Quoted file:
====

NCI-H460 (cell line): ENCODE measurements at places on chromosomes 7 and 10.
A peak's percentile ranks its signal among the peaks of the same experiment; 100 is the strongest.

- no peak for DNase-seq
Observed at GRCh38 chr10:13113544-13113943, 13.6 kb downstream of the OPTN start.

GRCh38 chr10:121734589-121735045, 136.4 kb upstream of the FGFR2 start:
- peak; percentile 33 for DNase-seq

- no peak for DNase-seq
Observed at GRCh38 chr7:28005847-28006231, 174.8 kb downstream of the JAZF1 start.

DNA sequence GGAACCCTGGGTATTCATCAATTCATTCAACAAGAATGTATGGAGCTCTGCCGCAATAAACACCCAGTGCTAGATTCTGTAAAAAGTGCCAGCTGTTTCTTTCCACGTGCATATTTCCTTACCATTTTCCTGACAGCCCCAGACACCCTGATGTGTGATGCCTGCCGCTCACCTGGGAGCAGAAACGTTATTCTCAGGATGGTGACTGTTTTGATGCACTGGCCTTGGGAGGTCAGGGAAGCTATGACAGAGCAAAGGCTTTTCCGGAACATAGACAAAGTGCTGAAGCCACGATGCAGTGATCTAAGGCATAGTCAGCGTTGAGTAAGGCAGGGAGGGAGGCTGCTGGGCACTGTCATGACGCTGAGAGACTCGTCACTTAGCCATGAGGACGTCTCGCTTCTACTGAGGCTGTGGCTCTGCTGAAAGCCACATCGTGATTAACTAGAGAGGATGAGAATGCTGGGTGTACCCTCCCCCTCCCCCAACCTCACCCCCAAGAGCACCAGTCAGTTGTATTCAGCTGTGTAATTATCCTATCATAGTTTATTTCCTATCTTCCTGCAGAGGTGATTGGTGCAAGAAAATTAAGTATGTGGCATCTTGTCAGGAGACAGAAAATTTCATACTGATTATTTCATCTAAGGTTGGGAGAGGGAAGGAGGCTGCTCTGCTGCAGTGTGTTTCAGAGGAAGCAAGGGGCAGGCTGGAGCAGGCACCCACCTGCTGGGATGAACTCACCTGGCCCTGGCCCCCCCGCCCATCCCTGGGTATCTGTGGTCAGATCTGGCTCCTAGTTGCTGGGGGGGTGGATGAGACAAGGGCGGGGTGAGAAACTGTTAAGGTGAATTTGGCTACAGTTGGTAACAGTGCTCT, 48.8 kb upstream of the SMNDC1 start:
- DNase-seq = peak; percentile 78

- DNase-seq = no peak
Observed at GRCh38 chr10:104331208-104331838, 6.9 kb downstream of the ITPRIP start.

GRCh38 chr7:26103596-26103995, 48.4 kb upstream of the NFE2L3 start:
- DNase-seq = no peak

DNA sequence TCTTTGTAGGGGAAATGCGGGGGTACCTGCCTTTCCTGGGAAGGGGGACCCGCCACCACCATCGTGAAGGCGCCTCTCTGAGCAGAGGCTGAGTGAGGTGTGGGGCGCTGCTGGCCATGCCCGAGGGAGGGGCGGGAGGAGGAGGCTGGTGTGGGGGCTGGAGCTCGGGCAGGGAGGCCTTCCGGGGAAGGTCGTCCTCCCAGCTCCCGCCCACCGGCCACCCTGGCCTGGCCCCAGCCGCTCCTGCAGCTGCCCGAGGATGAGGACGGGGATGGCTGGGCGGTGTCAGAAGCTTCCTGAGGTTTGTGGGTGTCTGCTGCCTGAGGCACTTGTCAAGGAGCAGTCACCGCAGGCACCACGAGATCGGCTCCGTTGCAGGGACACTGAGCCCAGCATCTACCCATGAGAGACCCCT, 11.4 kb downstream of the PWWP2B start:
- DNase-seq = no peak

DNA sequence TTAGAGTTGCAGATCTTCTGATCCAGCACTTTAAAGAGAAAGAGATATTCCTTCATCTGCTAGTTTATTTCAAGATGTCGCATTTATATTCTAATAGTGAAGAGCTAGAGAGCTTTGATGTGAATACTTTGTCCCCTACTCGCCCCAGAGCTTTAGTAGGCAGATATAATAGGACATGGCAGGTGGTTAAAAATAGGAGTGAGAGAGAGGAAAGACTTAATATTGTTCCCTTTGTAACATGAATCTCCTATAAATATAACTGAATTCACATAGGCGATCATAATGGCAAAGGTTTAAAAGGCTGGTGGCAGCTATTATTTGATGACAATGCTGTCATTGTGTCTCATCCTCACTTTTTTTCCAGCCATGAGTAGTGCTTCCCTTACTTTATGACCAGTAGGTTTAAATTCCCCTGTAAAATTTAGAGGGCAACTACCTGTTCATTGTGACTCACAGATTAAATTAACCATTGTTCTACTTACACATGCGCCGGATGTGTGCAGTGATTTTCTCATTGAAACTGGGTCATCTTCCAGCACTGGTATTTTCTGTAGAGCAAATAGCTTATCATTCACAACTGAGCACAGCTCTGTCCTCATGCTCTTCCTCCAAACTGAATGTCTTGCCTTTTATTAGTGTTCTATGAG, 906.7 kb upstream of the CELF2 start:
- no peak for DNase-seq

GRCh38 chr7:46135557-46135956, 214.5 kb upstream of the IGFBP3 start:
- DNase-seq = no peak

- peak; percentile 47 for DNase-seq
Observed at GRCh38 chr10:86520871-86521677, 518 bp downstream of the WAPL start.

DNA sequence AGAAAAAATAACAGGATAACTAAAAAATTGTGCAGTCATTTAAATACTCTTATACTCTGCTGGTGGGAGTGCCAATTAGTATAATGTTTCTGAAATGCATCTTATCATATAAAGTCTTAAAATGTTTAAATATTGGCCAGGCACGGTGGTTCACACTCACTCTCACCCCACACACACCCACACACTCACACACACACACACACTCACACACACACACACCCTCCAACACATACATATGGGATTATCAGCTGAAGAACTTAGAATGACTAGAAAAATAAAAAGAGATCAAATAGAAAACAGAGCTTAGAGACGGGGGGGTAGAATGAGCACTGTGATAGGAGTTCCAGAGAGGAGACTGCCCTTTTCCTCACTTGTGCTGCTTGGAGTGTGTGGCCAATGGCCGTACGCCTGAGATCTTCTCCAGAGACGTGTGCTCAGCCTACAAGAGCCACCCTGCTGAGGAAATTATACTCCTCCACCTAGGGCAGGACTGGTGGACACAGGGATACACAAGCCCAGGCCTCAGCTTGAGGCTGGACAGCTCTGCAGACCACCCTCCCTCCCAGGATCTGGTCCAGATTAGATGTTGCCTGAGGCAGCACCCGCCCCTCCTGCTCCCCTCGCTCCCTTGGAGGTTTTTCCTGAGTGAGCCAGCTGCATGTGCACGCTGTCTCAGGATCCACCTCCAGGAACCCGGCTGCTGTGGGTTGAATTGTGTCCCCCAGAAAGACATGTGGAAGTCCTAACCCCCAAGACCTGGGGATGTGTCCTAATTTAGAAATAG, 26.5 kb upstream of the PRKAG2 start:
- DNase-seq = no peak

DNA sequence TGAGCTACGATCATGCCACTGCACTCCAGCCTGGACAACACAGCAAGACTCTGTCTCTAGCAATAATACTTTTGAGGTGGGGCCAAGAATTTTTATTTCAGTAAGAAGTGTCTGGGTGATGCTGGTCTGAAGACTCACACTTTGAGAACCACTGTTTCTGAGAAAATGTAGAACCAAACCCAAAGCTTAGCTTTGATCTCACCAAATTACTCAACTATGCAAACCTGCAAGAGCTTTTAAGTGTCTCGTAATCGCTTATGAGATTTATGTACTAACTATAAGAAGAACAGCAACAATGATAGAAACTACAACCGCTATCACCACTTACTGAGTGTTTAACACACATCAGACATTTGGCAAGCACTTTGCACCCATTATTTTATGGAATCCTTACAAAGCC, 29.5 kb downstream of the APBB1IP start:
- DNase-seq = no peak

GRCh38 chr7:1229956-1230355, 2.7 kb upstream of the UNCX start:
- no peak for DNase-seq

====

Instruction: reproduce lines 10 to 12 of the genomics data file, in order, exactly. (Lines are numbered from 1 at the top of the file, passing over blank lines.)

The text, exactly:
- DNase-seq = peak; percentile 78

- DNase-seq = no peak
Observed at GRCh38 chr10:104331208-104331838, 6.9 kb downstream of the ITPRIP start.